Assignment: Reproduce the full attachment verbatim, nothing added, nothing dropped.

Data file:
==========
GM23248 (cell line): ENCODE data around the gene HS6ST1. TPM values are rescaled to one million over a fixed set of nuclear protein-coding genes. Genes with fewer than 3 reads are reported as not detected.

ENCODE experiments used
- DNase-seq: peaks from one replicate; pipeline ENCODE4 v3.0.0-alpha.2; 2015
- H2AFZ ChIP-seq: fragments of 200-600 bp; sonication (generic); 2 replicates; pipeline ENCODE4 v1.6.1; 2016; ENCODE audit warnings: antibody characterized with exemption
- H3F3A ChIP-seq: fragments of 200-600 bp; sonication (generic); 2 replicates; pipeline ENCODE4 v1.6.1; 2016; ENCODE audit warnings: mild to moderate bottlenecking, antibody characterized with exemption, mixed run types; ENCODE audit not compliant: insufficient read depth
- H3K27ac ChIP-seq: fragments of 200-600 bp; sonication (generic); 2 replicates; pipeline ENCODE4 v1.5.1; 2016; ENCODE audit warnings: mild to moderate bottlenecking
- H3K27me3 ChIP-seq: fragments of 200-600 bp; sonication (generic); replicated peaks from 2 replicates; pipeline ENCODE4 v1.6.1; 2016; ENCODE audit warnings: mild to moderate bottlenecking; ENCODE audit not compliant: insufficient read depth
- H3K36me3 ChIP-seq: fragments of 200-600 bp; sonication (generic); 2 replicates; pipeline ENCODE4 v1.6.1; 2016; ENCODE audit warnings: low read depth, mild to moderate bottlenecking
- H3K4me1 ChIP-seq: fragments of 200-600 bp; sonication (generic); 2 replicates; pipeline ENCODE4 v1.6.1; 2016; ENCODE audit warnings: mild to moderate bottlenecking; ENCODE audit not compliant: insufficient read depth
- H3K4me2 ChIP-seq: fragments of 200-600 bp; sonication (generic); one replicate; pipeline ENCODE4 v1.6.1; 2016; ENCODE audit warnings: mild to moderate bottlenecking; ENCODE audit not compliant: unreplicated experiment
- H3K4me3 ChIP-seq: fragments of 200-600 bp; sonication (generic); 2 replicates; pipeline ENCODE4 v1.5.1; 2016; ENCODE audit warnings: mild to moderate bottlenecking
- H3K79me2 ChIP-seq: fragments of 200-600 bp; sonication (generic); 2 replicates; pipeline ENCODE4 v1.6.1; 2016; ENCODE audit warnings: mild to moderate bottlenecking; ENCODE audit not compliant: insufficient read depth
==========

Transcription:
GM23248 (cell line): ENCODE data around the gene HS6ST1. TPM values are rescaled to one million over a fixed set of nuclear protein-coding genes. Genes with fewer than 3 reads are reported as not detected.

ENCODE experiments used
- DNase-seq: peaks from one replicate; pipeline ENCODE4 v3.0.0-alpha.2; 2015
- H2AFZ ChIP-seq: fragments of 200-600 bp; sonication (generic); 2 replicates; pipeline ENCODE4 v1.6.1; 2016; ENCODE audit warnings: antibody characterized with exemption
- H3F3A ChIP-seq: fragments of 200-600 bp; sonication (generic); 2 replicates; pipeline ENCODE4 v1.6.1; 2016; ENCODE audit warnings: mild to moderate bottlenecking, antibody characterized with exemption, mixed run types; ENCODE audit not compliant: insufficient read depth
- H3K27ac ChIP-seq: fragments of 200-600 bp; sonication (generic); 2 replicates; pipeline ENCODE4 v1.5.1; 2016; ENCODE audit warnings: mild to moderate bottlenecking
- H3K27me3 ChIP-seq: fragments of 200-600 bp; sonication (generic); replicated peaks from 2 replicates; pipeline ENCODE4 v1.6.1; 2016; ENCODE audit warnings: mild to moderate bottlenecking; ENCODE audit not compliant: insufficient read depth
- H3K36me3 ChIP-seq: fragments of 200-600 bp; sonication (generic); 2 replicates; pipeline ENCODE4 v1.6.1; 2016; ENCODE audit warnings: low read depth, mild to moderate bottlenecking
- H3K4me1 ChIP-seq: fragments of 200-600 bp; sonication (generic); 2 replicates; pipeline ENCODE4 v1.6.1; 2016; ENCODE audit warnings: mild to moderate bottlenecking; ENCODE audit not compliant: insufficient read depth
- H3K4me2 ChIP-seq: fragments of 200-600 bp; sonication (generic); one replicate; pipeline ENCODE4 v1.6.1; 2016; ENCODE audit warnings: mild to moderate bottlenecking; ENCODE audit not compliant: unreplicated experiment
- H3K4me3 ChIP-seq: fragments of 200-600 bp; sonication (generic); 2 replicates; pipeline ENCODE4 v1.5.1; 2016; ENCODE audit warnings: mild to moderate bottlenecking
- H3K79me2 ChIP-seq: fragments of 200-600 bp; sonication (generic); 2 replicates; pipeline ENCODE4 v1.6.1; 2016; ENCODE audit warnings: mild to moderate bottlenecking; ENCODE audit not compliant: insufficient read depth